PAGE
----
Paul: Yeah. I mean, Mark and I have been working virtually. I’m on the East Coast and Mark’s over in Los Angeles, so we’ve both got our respective setups musically. I’ve got recording gear, modest recording gear but it’s given us free reign to record whenever we like. You try and put limits on yourself. I find if I don’t give myself a deadline, it’ll just not get finished!
E&D: The album isn’t an intense listening experience, and you’ve even got a track on there called ‘Dystopian Vibe’, which is definitely what the album has. Did you want the album to represent the chaos and frustrations going on in the world at the moment?
Paul: I can’t do it any other way. I’ve got to look at the world that I’m in and reflect on it in a personal sense and what I see around me, the frustrations that I have and where I think we’re headed. It is fairly harsh. I mean, I’m not really capable of writing songs that don’t touch on serious matters in some sense. I hope that that it’s not a depressing thing to listen to, but it certainly dwells on the things that I think are problematic within myself and the world that I am living in.
E&D: Do you feel that there’s a parallel at all with that dystopian vibe that’s going on now is similar to the early eighties when Killing Joke started gaining prominence?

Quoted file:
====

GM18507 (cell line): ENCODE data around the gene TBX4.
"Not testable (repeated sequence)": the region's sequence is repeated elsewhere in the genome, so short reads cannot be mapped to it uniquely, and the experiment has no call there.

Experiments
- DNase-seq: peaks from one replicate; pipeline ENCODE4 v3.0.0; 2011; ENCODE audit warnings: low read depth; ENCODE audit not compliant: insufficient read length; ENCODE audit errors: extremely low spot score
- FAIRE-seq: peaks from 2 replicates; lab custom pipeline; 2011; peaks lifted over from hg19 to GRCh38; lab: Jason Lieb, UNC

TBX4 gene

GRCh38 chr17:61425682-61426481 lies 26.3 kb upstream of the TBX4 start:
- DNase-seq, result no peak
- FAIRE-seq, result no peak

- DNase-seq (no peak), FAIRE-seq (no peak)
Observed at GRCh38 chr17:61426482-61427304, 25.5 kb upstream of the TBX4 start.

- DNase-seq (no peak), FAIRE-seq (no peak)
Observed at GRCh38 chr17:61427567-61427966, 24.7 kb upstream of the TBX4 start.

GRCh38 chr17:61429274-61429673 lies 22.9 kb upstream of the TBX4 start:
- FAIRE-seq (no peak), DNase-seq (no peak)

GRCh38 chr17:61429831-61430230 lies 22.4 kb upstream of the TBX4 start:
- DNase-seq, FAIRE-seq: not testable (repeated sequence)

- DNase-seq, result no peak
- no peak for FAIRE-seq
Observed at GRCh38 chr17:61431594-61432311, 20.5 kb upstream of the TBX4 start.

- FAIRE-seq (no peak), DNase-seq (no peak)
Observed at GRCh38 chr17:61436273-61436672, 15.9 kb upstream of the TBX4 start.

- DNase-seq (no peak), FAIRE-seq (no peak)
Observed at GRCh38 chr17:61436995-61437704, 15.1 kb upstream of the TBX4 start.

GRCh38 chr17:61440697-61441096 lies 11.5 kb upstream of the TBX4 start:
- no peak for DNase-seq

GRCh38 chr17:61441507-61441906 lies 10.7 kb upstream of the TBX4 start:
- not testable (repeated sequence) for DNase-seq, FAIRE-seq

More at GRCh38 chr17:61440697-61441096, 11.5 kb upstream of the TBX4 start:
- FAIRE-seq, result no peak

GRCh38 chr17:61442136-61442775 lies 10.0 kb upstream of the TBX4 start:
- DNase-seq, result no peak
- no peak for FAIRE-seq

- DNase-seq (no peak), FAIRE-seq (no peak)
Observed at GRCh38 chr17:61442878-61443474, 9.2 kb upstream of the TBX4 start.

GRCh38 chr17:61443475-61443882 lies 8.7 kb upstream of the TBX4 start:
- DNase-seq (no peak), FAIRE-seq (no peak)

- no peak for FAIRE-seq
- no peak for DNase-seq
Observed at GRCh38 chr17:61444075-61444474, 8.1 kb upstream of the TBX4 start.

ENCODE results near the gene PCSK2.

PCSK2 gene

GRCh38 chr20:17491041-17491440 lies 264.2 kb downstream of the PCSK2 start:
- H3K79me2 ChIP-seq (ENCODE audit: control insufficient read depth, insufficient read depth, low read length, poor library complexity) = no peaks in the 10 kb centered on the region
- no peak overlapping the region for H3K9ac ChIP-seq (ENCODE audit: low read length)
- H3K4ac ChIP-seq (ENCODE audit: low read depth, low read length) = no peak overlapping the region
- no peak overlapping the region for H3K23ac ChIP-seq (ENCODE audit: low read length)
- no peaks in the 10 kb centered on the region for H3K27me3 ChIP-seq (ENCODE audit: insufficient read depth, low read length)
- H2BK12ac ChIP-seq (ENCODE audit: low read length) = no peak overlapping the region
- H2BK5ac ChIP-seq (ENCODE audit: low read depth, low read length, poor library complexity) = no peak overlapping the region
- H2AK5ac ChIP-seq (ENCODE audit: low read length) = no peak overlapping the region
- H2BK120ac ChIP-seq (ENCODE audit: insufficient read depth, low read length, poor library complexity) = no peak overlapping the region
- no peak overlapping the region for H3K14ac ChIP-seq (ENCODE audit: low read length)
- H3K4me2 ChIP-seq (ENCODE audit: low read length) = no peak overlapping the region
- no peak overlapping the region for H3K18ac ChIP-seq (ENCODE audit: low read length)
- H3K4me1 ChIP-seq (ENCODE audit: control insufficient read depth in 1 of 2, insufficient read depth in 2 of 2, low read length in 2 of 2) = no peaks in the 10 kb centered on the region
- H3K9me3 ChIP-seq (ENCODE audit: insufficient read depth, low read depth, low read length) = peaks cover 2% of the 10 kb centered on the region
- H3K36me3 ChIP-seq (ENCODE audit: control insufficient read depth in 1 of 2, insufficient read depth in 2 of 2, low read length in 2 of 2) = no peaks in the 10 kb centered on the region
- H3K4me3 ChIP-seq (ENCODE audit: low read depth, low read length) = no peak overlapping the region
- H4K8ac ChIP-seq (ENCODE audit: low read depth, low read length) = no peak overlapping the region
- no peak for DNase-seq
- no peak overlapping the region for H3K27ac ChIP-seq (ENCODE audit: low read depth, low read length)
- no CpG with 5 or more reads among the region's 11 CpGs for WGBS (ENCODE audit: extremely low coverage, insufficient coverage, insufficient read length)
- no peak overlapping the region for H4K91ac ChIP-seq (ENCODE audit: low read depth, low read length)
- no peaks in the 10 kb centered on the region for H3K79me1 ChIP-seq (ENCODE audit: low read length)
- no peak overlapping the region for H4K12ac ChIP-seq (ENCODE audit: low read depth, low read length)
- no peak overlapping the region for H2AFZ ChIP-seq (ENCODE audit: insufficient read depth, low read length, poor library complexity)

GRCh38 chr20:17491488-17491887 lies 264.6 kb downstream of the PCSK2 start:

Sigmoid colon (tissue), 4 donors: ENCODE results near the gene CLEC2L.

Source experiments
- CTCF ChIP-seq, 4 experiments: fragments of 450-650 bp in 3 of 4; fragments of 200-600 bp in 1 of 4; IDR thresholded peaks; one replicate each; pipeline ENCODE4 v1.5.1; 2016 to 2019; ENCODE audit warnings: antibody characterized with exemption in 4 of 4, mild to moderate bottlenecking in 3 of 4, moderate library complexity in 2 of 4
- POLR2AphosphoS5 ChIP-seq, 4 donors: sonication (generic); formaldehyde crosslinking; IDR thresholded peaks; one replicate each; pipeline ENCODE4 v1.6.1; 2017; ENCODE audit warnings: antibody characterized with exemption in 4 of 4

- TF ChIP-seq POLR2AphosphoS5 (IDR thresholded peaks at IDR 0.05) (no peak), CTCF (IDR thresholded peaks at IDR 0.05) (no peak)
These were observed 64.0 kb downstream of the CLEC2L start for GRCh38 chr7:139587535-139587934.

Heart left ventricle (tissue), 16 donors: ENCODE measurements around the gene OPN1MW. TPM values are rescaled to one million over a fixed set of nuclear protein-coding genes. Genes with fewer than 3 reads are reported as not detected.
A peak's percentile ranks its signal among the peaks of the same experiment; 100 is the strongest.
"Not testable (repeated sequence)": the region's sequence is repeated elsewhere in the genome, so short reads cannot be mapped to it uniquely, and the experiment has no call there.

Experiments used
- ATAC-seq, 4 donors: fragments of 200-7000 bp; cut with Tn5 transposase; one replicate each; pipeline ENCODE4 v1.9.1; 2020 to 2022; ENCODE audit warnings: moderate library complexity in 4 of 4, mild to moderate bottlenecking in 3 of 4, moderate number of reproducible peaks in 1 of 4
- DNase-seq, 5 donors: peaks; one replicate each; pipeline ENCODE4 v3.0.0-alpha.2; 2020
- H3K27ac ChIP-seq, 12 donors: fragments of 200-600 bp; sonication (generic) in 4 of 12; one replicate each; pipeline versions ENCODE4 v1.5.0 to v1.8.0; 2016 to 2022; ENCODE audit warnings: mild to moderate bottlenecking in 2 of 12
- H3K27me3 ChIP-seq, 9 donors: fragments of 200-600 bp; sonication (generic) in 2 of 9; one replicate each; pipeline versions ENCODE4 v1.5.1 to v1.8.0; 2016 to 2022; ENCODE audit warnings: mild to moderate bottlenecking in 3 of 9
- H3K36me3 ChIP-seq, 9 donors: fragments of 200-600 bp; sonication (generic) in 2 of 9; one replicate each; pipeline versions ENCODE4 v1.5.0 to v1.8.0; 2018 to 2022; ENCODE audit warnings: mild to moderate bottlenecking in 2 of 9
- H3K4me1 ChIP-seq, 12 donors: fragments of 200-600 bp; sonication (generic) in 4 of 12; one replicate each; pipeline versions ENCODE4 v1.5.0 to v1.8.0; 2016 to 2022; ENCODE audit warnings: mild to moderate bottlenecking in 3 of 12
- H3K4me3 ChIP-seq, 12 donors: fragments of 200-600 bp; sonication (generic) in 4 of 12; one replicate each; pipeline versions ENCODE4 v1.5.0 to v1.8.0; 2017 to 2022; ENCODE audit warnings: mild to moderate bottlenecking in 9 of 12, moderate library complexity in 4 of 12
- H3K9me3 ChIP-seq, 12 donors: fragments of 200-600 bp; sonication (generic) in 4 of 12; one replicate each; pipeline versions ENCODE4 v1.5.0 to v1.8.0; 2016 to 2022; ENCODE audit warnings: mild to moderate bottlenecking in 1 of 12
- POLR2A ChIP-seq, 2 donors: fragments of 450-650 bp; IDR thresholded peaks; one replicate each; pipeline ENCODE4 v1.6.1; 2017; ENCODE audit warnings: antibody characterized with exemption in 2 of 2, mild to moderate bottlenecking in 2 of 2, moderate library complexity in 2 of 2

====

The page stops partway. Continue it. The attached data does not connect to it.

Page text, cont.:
Paul: It’s interesting, I think it’s got a lot, lot worse, in the sense that people are far more distracted, I think they were a lot more engaged then, there was less distraction. The media, and let’s face it back in the eighties, you had three TV channels and one of them only did a couple of hours each evening but now we are completely saturated by points of view, by media, by opinions and for that, we’re all very easily distracted, if not distracted all the time. The problems that we faced back then actually got exponentially worse, it’s just that people are far less engaged and reality has become a subjective thing. Everything is open to such differing opinions that trying to find the truth is very difficult. I would actually go back a bit further and from what I’ve read, this seems more like 1934 than 1984, but I certainly think George Orwell had his finger on the pulse!
E&D: You worked with Tim Skold and Jurgen Engler on the album. How did these collaborations happen and what did they ring to the songs that they featured on?
Paul: It really only happened through the label, Cleopatra. Strangely, I wasn’t really aware of Tim Skold and his work before I was introduced to him through the label, of course I know of Die Krupps, I’m a fan of theirs. There were a couple of tracks that we wanted to bring a bit more attention on the record and the way to do that really is to get other artists involved, so I was I was looking for people of like mind whose voices could could add to the work that I’d done. That was a bit tricky because the songs are very personal but certainly the track that Tim is on ‘Seeping Through The Cracks’, I think benefited tremendously from his voice. I’ve got a very soft voice, even when I try to project anger and gruffness in my voice, it doesn’t really come across, so I actually needed somebody who could raise the level of the chorus. Jurgen, actually mastered the record and brought his own sort of Germanic dystopian vibe to the track which I thought worked really well.